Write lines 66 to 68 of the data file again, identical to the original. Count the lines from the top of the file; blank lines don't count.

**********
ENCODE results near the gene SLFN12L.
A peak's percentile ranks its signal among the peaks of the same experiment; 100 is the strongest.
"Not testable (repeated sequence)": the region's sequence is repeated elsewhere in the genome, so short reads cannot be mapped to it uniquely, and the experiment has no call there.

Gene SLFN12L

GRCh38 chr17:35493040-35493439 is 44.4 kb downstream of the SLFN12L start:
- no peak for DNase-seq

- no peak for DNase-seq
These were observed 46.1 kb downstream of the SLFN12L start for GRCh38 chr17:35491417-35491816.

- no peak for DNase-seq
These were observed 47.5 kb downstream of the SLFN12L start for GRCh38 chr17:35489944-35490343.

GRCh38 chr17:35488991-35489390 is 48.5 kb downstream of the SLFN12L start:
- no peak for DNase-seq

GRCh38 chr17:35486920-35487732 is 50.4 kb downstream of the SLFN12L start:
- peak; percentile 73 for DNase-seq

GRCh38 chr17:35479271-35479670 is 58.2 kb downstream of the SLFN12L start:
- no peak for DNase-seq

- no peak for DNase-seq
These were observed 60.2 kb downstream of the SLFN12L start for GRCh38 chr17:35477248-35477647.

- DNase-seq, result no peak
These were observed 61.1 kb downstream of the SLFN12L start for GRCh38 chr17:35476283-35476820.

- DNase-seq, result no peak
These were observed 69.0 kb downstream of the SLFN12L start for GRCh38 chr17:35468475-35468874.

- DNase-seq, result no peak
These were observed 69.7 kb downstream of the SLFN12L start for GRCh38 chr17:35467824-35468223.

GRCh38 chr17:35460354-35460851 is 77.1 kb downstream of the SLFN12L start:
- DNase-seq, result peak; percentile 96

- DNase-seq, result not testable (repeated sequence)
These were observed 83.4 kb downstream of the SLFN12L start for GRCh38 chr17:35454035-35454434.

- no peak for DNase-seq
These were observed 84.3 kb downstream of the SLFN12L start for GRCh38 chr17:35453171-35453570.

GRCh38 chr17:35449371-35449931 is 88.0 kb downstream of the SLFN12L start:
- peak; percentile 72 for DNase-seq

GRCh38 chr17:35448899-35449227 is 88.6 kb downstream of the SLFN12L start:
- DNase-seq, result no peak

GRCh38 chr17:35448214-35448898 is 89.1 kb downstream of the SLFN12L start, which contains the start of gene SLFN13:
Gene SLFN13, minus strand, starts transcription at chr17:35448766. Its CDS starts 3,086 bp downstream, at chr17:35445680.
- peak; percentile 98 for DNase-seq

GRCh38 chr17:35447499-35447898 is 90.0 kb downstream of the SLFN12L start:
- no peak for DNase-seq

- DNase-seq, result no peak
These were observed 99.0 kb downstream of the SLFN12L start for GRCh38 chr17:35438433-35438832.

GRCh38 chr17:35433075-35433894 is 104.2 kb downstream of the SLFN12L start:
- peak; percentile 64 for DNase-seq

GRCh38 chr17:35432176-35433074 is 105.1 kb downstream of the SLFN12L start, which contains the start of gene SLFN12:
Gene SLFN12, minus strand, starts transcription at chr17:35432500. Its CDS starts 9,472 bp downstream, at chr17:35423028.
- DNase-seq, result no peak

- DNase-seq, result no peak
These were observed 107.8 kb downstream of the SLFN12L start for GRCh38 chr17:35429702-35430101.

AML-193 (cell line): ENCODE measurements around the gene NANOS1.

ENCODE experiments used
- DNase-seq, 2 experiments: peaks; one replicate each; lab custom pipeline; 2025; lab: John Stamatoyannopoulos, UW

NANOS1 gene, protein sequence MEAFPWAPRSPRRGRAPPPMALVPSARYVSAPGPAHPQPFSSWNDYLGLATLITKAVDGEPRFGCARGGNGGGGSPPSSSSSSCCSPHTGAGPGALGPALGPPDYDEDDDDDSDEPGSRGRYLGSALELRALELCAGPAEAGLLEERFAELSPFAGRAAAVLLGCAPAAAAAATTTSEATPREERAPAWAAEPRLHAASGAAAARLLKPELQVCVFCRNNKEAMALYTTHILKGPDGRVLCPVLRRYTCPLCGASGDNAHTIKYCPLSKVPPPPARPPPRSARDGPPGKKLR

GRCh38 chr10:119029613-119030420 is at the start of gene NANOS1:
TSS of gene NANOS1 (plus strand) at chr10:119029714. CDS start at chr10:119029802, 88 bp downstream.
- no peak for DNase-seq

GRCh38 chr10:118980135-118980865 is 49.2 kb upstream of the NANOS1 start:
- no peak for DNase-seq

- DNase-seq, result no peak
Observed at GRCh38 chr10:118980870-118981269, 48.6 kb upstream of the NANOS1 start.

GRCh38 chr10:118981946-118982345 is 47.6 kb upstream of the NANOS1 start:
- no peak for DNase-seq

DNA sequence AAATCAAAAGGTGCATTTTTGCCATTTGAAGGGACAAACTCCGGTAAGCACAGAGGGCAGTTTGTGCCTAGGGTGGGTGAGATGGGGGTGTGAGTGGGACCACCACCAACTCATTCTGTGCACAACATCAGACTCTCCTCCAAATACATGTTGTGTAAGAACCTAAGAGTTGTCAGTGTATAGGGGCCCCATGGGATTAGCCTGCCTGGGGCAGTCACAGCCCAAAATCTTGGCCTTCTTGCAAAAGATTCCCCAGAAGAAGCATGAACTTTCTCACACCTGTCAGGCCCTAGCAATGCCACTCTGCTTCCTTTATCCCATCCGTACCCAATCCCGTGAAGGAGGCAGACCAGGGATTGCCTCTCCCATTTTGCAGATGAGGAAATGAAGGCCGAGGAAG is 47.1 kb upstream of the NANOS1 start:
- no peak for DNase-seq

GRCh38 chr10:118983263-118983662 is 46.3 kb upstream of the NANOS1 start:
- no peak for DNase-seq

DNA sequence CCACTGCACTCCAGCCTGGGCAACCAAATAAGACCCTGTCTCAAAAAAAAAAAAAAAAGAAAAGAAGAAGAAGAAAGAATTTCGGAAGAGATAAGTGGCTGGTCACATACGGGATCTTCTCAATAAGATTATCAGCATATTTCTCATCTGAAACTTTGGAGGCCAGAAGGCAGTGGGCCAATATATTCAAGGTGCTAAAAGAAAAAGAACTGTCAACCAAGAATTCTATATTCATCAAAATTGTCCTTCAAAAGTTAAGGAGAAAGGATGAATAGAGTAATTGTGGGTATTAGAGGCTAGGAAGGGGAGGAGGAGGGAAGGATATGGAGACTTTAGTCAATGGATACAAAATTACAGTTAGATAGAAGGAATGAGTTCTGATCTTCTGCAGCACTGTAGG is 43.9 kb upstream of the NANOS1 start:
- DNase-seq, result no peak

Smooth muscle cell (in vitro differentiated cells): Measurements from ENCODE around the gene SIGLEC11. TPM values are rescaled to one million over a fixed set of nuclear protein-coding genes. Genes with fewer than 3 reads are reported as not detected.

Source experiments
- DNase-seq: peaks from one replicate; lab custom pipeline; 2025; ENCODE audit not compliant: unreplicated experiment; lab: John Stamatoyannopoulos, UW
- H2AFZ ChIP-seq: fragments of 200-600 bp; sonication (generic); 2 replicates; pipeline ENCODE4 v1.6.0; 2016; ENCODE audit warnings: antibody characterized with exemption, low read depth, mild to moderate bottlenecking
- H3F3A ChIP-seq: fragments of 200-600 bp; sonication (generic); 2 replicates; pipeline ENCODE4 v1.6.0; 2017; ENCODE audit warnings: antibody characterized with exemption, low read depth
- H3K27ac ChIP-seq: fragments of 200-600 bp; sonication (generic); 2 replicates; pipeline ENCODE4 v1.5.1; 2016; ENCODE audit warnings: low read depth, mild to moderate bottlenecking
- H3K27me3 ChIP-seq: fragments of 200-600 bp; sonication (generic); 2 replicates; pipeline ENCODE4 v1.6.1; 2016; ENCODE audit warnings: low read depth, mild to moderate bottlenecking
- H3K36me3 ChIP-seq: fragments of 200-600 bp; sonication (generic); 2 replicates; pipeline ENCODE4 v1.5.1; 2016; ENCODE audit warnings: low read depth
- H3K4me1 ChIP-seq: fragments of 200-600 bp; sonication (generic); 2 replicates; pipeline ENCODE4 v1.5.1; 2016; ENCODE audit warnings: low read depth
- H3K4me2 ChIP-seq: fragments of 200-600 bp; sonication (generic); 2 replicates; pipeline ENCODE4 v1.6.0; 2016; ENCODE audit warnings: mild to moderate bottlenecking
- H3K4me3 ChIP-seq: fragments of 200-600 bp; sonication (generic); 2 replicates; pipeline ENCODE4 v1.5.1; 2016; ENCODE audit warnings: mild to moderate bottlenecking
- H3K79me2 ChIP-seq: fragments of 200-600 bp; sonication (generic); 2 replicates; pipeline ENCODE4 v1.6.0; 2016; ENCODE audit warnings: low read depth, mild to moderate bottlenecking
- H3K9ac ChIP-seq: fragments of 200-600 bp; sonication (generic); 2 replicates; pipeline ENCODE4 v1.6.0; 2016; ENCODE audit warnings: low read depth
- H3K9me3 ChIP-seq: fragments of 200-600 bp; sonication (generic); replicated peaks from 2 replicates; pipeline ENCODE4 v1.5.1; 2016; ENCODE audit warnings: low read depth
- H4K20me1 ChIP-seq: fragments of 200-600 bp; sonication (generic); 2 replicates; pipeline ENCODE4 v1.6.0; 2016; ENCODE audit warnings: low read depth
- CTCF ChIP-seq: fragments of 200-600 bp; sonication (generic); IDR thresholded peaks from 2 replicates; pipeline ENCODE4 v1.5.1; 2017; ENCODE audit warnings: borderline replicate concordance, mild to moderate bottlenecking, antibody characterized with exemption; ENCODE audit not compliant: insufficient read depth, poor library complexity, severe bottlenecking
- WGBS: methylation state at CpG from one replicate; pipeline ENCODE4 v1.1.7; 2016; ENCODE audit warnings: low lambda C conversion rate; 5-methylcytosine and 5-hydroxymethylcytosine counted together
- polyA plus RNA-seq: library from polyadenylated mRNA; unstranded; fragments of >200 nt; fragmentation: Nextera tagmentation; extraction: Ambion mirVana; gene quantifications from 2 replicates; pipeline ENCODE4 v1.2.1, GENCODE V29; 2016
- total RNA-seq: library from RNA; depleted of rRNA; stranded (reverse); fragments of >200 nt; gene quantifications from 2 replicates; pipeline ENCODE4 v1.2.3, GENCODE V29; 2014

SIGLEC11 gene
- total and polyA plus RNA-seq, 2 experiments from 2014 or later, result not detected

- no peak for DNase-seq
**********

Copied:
DNA sequence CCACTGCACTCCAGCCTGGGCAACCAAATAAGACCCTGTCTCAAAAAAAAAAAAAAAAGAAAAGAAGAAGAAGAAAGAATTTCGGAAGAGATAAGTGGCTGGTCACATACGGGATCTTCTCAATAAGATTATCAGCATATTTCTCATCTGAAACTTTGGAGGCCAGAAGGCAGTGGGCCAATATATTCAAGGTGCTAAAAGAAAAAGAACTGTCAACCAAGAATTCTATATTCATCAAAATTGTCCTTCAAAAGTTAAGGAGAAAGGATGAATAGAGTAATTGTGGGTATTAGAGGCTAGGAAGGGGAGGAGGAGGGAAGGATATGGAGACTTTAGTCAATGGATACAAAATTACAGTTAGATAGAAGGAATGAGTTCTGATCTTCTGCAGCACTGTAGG is 43.9 kb upstream of the NANOS1 start:
- DNase-seq, result no peak

Smooth muscle cell (in vitro differentiated cells): Measurements from ENCODE around the gene SIGLEC11. TPM values are rescaled to one million over a fixed set of nuclear protein-coding genes. Genes with fewer than 3 reads are reported as not detected.